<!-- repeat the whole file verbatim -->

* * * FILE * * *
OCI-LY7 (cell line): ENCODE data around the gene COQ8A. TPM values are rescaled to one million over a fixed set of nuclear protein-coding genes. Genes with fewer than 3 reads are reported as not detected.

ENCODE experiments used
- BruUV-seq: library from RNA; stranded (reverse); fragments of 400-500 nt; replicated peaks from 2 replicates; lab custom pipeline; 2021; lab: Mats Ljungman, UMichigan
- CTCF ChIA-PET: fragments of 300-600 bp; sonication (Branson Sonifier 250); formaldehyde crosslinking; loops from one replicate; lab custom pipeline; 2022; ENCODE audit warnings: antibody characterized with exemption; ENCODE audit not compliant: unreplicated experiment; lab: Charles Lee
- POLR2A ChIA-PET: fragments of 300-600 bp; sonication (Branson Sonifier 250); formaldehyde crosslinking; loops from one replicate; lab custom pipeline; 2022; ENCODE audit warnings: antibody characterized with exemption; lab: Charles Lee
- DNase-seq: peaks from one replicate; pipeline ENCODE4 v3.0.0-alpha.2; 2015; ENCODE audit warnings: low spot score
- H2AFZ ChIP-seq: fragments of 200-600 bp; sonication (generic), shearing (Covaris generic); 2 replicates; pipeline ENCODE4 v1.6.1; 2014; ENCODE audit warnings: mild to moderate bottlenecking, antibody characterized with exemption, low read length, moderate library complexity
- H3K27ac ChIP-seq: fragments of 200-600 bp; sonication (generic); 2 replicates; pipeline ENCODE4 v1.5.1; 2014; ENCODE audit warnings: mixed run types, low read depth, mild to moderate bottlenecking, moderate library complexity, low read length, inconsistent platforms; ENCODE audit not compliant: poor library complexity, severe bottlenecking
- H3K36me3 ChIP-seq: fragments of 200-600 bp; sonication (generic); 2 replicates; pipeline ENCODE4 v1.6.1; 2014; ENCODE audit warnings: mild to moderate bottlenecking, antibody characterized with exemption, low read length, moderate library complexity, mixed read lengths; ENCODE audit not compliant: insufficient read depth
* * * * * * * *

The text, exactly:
OCI-LY7 (cell line): ENCODE data around the gene COQ8A. TPM values are rescaled to one million over a fixed set of nuclear protein-coding genes. Genes with fewer than 3 reads are reported as not detected.

ENCODE experiments used
- BruUV-seq: library from RNA; stranded (reverse); fragments of 400-500 nt; replicated peaks from 2 replicates; lab custom pipeline; 2021; lab: Mats Ljungman, UMichigan
- CTCF ChIA-PET: fragments of 300-600 bp; sonication (Branson Sonifier 250); formaldehyde crosslinking; loops from one replicate; lab custom pipeline; 2022; ENCODE audit warnings: antibody characterized with exemption; ENCODE audit not compliant: unreplicated experiment; lab: Charles Lee
- POLR2A ChIA-PET: fragments of 300-600 bp; sonication (Branson Sonifier 250); formaldehyde crosslinking; loops from one replicate; lab custom pipeline; 2022; ENCODE audit warnings: antibody characterized with exemption; lab: Charles Lee
- DNase-seq: peaks from one replicate; pipeline ENCODE4 v3.0.0-alpha.2; 2015; ENCODE audit warnings: low spot score
- H2AFZ ChIP-seq: fragments of 200-600 bp; sonication (generic), shearing (Covaris generic); 2 replicates; pipeline ENCODE4 v1.6.1; 2014; ENCODE audit warnings: mild to moderate bottlenecking, antibody characterized with exemption, low read length, moderate library complexity
- H3K27ac ChIP-seq: fragments of 200-600 bp; sonication (generic); 2 replicates; pipeline ENCODE4 v1.5.1; 2014; ENCODE audit warnings: mixed run types, low read depth, mild to moderate bottlenecking, moderate library complexity, low read length, inconsistent platforms; ENCODE audit not compliant: poor library complexity, severe bottlenecking
- H3K36me3 ChIP-seq: fragments of 200-600 bp; sonication (generic); 2 replicates; pipeline ENCODE4 v1.6.1; 2014; ENCODE audit warnings: mild to moderate bottlenecking, antibody characterized with exemption, low read length, moderate library complexity, mixed read lengths; ENCODE audit not compliant: insufficient read depth